The lack of ornamentation in the design and the abundance of original features from the original build (flooring, light fittings, light switches, radiators, floor finishes, ironmongery and joinery) gave the house a timeless, contemporary quality.
An in-depth tour of the Alton Estate, a large council estate situated in Roehampton, southwest London, was a new entry on the 2022 Open House programme. Designed by a London County Council design team led by Rosemary Stjernstedt, the estate consisted of a variety of low and high-rise apartment blocks divided into Alton East (completed in 1958) and Alton West (completed in 1959).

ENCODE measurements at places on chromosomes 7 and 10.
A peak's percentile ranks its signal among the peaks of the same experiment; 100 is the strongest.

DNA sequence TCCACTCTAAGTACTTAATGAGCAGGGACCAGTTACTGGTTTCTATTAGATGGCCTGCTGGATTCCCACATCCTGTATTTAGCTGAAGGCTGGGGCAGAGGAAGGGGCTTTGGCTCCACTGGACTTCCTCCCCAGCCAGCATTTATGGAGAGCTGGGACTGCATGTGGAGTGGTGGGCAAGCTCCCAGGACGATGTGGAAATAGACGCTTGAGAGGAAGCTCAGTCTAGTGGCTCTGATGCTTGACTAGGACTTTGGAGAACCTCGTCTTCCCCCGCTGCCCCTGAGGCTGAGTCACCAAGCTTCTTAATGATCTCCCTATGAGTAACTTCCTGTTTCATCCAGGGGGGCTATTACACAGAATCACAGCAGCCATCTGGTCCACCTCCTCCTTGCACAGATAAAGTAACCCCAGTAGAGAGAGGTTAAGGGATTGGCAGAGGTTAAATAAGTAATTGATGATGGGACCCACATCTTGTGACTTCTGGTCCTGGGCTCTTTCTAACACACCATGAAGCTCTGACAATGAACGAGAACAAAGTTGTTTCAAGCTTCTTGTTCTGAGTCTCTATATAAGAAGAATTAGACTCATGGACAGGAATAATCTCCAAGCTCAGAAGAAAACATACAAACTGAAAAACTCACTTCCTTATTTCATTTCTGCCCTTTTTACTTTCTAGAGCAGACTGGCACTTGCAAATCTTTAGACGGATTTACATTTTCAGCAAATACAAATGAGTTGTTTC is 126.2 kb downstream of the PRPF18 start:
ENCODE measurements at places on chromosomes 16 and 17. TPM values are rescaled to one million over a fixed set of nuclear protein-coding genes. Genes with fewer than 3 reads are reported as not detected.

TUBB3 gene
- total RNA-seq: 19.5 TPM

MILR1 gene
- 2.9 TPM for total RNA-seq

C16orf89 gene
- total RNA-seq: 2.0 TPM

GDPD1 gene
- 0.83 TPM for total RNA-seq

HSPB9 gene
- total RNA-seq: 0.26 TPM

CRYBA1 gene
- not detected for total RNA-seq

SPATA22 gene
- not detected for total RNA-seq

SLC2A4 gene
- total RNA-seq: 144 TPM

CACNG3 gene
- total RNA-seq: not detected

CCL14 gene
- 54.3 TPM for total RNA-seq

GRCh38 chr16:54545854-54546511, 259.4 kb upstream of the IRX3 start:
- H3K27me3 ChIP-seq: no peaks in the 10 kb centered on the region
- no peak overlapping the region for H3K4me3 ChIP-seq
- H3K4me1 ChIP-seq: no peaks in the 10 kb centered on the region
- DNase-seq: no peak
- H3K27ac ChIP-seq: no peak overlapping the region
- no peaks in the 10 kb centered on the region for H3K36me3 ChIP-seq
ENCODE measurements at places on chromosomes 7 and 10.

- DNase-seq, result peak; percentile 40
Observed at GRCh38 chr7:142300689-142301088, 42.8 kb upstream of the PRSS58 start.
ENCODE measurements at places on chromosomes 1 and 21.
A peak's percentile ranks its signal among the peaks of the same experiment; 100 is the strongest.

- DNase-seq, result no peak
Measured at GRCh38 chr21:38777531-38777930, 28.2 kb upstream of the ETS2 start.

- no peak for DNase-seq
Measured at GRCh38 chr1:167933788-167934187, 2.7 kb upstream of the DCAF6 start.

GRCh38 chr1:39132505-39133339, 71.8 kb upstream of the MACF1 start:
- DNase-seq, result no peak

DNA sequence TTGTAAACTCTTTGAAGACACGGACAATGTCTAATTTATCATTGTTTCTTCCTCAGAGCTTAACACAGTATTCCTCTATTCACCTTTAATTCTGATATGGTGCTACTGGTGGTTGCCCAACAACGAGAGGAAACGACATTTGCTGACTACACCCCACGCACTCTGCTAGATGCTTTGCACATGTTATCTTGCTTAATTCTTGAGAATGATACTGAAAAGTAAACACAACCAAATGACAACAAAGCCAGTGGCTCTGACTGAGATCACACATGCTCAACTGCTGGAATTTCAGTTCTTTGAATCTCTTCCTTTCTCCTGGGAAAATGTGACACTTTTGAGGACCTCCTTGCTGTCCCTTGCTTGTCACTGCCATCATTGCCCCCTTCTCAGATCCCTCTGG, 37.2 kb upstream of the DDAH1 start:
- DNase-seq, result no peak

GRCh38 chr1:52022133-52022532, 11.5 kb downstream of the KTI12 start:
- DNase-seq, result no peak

The Alton East Estate consisted of point blocks and low-level housing (e.g. wide townhouses) designed for the 1950s demographics of the time: a lot of single people and daughters (who had lost their partners in the war) living with their mothers with less of an emphasis on families with children.
Notable sections of the Alton East estate included Horndean Close, a cluster of staggered houses around a communal green, a fashionable idea in the 1950s designed to evoke the feeling of a village green in which the local community could gather. This layout was also cheaper to build because there was no need to factor in a roadway, which wasn’t a problem as most people didn’t own a car in the 1950s before mass car ownership caught on. The use of timber and concrete (used to material shortages in the 1950s) combined with the trees (the original Victorian trees were retained and further trees added at the time the development was built), gave the close an almost Scandinavian feel.